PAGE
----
Learning how to play the guitar, especially at the beginning, can be quite challenging. You want to play your favorite songs, but they are either too difficult to play due to barre chords or need a capo.

Naturally, the best way to get over this hoop is to improve your strength and understanding of how to use barre chords and capos.

However, for those looking to get a list of super-easy songs that you can learn right away, here are some of my favorite songs for beginners.

Bob Marley – Three Little Birds

Three Little Birds is the famous Bob Marley song from the Exodus album released in 1977. The song became a massive hit after its release, hitting the top 10 lists in many countries.

With its positive atmosphere and happy melodies, it is one of the most popular songs of Bob Marley and the reggae genre in general. With only 3 chords, A, D, and E it is exceptionally easy to play.

The strumming pattern is characteristic of the reggae style with strokes between the beats. It may take some time for beginners to get used to this, so listen to the rhythm carefully and start slowly. When you get the feeling this song will enrich your repertoire with a pattern that is extremely fun to play.

Bob Dylan – Knockin’ On Heaven’s Door

Knockin’ on Heaven’s Door is a song by American singer-songwriter and legend Bob Dylan. He wrote this song for the 1973’s film Pat Garret and Billy the Kid. However, this song became one of his most recognized and acclaimed songs.

Several artists have covered this iconic song, including Guns and Roses, Eric Clapton, and Randy Crawford. It is a quite simple song in the key of G and has only for chords: G, Am, C, D.

Knockin’ on Heaven’s Door has very simple chords, very simple strumming patterns and is one of the best songs for beginners to learn.

U2 – One

One is a song by the legendary Irish rock band, U2. It was part of their third album Achtung Baby and was released as the record’s third single in 1992.

Interestingly enough, while U2 was recording this album, tensions were high. The band members all had a different idea of how the band should proceed musically and almost broke up.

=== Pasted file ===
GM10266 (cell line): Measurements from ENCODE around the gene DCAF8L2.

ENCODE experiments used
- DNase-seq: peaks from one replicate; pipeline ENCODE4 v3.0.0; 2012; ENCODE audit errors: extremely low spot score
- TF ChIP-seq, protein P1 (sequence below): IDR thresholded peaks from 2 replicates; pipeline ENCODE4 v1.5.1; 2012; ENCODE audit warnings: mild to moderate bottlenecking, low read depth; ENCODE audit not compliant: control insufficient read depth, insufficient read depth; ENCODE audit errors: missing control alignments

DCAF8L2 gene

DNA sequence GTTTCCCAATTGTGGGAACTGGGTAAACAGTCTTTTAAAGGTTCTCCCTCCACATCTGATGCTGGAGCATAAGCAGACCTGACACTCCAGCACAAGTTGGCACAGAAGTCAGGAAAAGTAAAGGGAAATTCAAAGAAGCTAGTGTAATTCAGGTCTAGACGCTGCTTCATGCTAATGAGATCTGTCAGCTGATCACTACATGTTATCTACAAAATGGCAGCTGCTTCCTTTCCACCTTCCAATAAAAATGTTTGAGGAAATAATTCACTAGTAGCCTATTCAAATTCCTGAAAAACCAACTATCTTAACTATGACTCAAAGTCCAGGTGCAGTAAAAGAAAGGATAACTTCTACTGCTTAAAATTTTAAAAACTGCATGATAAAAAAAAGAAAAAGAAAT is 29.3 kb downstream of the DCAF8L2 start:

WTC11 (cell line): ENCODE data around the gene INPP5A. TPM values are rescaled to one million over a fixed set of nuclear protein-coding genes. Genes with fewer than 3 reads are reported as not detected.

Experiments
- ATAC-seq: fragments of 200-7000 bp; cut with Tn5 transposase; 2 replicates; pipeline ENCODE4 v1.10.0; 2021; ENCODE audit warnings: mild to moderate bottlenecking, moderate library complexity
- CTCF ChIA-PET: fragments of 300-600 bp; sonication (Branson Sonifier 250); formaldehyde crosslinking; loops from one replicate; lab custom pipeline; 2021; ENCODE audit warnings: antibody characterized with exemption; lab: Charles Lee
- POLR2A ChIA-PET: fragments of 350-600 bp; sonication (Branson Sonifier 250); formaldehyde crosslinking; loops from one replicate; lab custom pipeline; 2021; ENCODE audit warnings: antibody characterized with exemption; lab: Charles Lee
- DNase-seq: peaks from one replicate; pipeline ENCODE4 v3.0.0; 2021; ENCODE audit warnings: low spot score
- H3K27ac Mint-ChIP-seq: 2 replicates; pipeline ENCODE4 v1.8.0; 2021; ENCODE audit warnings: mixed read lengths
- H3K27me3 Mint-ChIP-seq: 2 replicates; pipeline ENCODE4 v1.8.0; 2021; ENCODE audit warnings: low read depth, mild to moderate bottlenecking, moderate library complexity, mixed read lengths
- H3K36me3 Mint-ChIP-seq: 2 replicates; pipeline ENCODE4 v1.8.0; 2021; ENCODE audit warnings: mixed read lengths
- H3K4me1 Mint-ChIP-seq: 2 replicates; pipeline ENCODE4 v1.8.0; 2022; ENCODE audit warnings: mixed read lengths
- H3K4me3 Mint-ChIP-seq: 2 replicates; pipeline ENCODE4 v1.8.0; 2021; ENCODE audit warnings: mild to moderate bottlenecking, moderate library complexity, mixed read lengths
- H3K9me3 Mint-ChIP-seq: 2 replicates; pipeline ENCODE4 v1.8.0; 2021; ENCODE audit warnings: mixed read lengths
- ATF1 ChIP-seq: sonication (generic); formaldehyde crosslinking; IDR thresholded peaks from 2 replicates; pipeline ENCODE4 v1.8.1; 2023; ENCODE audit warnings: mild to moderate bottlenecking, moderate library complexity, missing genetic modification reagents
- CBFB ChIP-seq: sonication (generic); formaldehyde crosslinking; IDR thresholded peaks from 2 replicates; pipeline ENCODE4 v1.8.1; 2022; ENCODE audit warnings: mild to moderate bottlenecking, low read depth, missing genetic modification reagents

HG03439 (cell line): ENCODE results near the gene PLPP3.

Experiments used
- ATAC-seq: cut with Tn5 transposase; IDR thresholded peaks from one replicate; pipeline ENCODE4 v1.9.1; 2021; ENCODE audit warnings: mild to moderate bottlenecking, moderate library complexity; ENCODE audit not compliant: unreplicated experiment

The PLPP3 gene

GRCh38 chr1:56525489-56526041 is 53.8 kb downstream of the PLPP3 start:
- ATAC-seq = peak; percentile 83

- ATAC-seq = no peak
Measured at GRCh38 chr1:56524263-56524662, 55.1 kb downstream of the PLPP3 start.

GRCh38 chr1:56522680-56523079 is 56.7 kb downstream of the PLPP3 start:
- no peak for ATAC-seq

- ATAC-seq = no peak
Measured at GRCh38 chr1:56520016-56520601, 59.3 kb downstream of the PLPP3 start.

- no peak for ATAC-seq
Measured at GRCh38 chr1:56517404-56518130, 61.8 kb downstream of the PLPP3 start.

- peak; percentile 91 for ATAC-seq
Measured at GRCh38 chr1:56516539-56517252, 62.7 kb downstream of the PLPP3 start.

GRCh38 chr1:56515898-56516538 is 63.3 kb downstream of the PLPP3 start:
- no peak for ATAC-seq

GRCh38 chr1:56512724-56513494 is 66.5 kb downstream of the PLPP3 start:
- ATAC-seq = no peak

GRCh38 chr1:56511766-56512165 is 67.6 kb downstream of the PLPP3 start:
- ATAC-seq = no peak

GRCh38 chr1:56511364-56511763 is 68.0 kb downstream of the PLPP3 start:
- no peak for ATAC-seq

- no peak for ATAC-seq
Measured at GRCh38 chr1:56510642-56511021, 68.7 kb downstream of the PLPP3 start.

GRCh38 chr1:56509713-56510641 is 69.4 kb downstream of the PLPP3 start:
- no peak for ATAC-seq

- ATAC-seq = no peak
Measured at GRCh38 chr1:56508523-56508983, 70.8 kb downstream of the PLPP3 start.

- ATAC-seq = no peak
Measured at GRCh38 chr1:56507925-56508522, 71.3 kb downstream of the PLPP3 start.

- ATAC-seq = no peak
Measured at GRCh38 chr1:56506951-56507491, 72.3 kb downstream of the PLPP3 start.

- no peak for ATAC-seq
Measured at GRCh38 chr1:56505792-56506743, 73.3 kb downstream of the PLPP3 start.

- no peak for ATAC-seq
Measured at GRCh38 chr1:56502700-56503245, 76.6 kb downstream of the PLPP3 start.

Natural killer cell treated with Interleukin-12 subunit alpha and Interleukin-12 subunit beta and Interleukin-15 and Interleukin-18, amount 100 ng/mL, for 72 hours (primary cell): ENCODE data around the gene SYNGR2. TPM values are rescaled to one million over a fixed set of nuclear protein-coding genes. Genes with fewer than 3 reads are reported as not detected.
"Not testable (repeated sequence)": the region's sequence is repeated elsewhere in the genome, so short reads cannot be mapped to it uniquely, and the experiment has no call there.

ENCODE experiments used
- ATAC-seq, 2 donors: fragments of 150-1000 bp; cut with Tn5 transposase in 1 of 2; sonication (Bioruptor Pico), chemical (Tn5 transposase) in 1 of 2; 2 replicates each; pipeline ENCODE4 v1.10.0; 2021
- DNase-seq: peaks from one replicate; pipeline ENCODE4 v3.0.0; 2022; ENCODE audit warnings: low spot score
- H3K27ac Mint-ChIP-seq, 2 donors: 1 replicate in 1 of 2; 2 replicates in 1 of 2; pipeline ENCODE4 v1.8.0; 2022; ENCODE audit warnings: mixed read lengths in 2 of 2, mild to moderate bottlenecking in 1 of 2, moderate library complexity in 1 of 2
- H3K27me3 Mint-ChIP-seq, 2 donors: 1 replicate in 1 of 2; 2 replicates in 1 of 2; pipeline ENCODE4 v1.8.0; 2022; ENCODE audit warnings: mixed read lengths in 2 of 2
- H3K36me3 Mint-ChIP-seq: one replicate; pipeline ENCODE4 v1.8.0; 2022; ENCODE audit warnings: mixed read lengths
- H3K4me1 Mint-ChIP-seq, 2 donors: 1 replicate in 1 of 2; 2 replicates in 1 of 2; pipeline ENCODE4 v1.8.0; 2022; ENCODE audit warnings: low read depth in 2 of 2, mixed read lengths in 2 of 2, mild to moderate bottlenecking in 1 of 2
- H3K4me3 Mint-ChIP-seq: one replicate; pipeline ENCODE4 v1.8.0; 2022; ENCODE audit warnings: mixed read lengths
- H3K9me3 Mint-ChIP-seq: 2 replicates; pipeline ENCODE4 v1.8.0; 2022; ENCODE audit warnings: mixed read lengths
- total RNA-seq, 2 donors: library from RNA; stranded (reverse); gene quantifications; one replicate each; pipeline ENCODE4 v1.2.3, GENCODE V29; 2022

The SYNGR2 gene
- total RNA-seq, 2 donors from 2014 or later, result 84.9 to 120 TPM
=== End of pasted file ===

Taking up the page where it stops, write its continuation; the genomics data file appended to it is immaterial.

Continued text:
This song came at an ideal moment where they were able to unify their efforts and go on to become one of the most recognized brands in rock history.

One is in the key of C and the acoustic version allows you to not have to barre the F chord.

Tracy Chapman – Talkin’ Bout A Revolution

Talkin’ Bout A Revolution is a song by American singer-songwriter Tracy Chapman. It was released as her second single for her self-titled debut album.

Internationally, this single became a big hit, reaching the Top 40 in several countries, including France and New Zealand. This song became one of Tracy Chapman’s signature songs.

As for the song’s chord progression, it is in the key of G and includes all open chords. A great thing about this song is the tensions the chords use, giving you different flavors and variety to your stock chords.

Muddy Waters – Mannish Boy

Mannish Boy is a song by blues legend Muddy Waters. He recorded this song in 1955 as an answer to Bo Diddley’s song; I’m A Man.

This blues standard is a call and response between the singer and the instruments, a classic form in blues music.

Mannish Boy is one of the most iconic blues songs in music history. It is a super simple song to learn since it is only composed of pentatonic licks. Ideal for those who are looking to begin studying the blues world.